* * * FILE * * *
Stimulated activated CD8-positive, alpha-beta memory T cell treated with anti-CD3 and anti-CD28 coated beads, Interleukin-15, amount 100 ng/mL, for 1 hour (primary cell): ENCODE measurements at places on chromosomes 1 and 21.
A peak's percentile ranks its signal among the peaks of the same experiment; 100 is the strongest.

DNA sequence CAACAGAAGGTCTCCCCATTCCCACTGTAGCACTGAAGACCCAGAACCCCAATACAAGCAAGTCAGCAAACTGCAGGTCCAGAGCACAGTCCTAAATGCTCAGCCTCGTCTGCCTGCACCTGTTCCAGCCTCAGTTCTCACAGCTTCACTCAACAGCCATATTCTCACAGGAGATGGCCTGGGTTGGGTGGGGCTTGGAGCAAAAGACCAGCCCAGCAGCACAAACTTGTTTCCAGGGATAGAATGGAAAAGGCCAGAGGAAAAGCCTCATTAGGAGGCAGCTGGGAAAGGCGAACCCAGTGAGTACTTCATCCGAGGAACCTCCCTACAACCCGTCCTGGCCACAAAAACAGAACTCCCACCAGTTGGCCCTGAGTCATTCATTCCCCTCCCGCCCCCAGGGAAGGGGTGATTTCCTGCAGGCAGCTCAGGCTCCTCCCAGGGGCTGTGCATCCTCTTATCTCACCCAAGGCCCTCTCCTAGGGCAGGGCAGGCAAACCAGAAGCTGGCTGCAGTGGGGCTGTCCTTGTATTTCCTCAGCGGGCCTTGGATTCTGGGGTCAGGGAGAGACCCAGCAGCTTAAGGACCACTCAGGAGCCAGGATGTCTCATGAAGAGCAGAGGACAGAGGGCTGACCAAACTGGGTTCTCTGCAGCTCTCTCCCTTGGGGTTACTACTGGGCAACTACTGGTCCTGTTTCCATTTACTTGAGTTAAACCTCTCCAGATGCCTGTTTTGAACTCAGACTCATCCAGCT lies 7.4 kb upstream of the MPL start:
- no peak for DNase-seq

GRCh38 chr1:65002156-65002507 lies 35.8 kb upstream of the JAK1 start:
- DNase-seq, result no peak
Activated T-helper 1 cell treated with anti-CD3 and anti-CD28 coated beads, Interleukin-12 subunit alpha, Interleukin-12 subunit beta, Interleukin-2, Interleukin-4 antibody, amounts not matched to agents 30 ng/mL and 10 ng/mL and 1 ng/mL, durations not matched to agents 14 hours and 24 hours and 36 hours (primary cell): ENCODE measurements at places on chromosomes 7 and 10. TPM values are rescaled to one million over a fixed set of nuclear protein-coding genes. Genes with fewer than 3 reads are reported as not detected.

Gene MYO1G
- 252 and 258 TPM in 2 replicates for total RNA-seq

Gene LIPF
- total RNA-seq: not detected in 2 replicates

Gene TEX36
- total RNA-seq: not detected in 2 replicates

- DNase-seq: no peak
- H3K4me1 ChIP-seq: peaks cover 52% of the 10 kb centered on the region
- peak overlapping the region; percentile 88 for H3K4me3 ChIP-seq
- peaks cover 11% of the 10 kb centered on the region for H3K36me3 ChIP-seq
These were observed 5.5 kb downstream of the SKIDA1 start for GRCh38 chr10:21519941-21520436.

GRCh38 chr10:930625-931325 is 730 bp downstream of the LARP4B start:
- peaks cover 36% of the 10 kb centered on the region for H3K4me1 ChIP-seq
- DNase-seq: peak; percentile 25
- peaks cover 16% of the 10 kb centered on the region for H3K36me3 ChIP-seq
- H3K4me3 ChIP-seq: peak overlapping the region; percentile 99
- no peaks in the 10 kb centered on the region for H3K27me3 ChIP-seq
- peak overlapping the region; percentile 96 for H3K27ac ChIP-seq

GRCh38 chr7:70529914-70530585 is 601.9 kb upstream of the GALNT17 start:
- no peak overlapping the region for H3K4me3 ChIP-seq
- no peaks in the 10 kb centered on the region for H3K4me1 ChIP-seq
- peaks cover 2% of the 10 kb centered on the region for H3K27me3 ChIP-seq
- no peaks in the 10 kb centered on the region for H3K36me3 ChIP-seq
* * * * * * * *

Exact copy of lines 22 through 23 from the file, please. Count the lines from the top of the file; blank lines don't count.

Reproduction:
- peaks cover 16% of the 10 kb centered on the region for H3K36me3 ChIP-seq
- H3K4me3 ChIP-seq: peak overlapping the region; percentile 99